The question on everyone’s mind is whether Covid is out of control in Manchester, or has Burnham got it right, and the government should hold off?
First, let’s look at cases, which don’t seem to be out of control, and are, if anything, declining. They peaked on the 30 September with 596 cases and a seven-day average of 461. As of 9 October, the 7-day average has fallen from the peak by nearly 20 per cent to an average of 374.
Nine out of the ten Greater Manchester’s boroughs report recent increases in their Covid rates whereas Manchester’s are on the wane. But this further underpins the need to understand the context of what is actually happening.
The sweeping term “cases” hides a diverse typology of reality, apart from false positives. The only critical cases are those with serious symptoms (who may go on and be admitted to hospital) and those who are contagious (who may transmit the disease to others).
Suppose the increase is due to healthy student-age people. In that case the increase is unlikely to be reflected in either admissions or deaths, especially in the student age group, who play no part in national mortality statistics.
Contagious youngsters are unlikely to pass the pathogen on after a week from symptoms onset and if they continue to test positive with few or no symptoms, it’s likely because they are shedding pieces of dead viruses which have little or no public health significance.
Manchester University’s figures can help as the university keeps data on known positive cases among its staff and students. It includes those on and off-campus but does not indicate where someone might have contracted the virus.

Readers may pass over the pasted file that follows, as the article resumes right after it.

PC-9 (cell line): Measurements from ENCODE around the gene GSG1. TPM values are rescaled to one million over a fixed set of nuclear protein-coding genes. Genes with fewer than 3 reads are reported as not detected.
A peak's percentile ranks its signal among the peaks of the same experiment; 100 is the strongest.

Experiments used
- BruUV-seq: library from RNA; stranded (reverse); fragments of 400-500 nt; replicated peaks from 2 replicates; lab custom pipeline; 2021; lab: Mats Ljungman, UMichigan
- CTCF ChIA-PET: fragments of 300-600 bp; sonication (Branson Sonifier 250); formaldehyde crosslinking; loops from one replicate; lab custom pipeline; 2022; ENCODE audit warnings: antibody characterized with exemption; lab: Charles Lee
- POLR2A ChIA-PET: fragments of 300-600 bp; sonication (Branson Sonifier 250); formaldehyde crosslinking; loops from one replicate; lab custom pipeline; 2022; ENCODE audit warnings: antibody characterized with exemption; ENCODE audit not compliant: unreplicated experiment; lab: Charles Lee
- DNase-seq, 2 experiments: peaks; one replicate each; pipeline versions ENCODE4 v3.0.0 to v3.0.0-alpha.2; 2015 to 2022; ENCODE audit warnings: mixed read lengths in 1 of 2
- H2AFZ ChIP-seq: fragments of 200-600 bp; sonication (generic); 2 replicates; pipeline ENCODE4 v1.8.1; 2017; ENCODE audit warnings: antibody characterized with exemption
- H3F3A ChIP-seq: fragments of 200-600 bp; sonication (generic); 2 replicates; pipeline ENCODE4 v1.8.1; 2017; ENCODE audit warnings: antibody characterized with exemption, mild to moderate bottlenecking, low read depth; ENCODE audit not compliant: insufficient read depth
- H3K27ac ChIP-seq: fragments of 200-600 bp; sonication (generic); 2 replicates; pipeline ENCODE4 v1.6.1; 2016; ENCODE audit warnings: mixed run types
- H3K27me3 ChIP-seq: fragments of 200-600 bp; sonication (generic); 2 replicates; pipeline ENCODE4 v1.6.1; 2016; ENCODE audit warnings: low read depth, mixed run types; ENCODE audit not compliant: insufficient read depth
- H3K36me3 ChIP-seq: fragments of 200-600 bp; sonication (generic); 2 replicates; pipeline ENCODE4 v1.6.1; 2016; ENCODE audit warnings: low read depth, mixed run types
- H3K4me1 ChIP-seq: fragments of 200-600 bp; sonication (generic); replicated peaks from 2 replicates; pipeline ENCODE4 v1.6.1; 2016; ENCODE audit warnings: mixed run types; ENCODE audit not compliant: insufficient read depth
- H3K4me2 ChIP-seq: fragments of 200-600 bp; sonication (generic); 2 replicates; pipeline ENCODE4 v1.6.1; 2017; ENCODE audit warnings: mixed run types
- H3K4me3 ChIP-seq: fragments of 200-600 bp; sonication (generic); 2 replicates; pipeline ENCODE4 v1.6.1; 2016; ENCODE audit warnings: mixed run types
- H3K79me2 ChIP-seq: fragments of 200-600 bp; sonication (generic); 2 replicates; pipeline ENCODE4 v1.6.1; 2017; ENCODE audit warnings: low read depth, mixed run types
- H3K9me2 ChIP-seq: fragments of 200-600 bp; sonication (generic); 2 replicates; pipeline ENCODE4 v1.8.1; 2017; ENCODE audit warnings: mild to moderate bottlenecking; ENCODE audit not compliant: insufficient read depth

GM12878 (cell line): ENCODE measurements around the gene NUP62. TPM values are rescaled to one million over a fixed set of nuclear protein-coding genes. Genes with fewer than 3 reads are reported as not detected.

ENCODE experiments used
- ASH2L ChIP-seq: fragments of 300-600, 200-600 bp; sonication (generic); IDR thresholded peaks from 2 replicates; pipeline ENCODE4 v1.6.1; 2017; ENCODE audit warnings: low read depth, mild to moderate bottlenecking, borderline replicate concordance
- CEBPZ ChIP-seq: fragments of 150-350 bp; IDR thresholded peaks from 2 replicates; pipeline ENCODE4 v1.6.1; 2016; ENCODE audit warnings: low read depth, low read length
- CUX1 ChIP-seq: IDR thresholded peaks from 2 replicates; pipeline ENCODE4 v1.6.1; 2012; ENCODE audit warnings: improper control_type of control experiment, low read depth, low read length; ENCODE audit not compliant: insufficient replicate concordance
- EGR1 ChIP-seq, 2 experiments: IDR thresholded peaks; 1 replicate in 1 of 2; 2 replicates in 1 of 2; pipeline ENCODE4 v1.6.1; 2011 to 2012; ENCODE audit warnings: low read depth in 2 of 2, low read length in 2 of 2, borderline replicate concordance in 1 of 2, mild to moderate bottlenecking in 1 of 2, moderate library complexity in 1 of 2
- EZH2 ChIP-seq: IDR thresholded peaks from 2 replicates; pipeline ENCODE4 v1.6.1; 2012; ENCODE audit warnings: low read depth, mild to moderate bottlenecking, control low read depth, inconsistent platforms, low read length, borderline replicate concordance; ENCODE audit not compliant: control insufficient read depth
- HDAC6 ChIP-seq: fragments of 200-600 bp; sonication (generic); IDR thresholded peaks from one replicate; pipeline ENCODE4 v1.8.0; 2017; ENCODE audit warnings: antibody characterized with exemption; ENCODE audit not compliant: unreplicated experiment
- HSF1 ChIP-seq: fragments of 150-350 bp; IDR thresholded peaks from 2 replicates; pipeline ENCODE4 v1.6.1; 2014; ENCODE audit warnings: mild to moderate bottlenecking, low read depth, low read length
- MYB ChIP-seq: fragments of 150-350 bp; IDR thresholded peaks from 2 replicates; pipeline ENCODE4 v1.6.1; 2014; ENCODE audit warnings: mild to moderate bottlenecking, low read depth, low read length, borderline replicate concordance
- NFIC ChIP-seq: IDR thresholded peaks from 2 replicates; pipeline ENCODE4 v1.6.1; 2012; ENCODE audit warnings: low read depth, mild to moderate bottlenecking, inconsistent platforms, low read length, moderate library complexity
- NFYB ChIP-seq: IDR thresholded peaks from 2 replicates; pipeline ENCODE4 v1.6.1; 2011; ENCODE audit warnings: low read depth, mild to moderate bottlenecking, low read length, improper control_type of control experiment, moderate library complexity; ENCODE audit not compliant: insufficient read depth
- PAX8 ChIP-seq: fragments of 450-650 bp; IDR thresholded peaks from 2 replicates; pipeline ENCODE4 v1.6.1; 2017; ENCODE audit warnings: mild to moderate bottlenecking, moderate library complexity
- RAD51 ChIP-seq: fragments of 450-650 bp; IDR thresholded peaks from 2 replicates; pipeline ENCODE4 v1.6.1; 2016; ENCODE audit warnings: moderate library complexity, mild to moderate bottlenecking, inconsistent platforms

These data also do not support further measures: cases peaked on the 2 October – a spike driven by the return of over 70,000 students to the city – and have fallen significantly since. They are 75 per cent less than what they were at the peak.
Hospital admissions may shed some light on the need for lockdown. Data from NHS England show the current 7-day average for admissions from the community is 12 a day to NHS Manchester University NHS Foundation Trust, up from an average of eight a day in the previous week.
But more telling are the data from weekly and monthly mandated Secondary Uses Service (SUS) repository for healthcare data in England.
These data show a dramatic reduction for respiratory condition admissions compared with what we would normally expect at this time of year.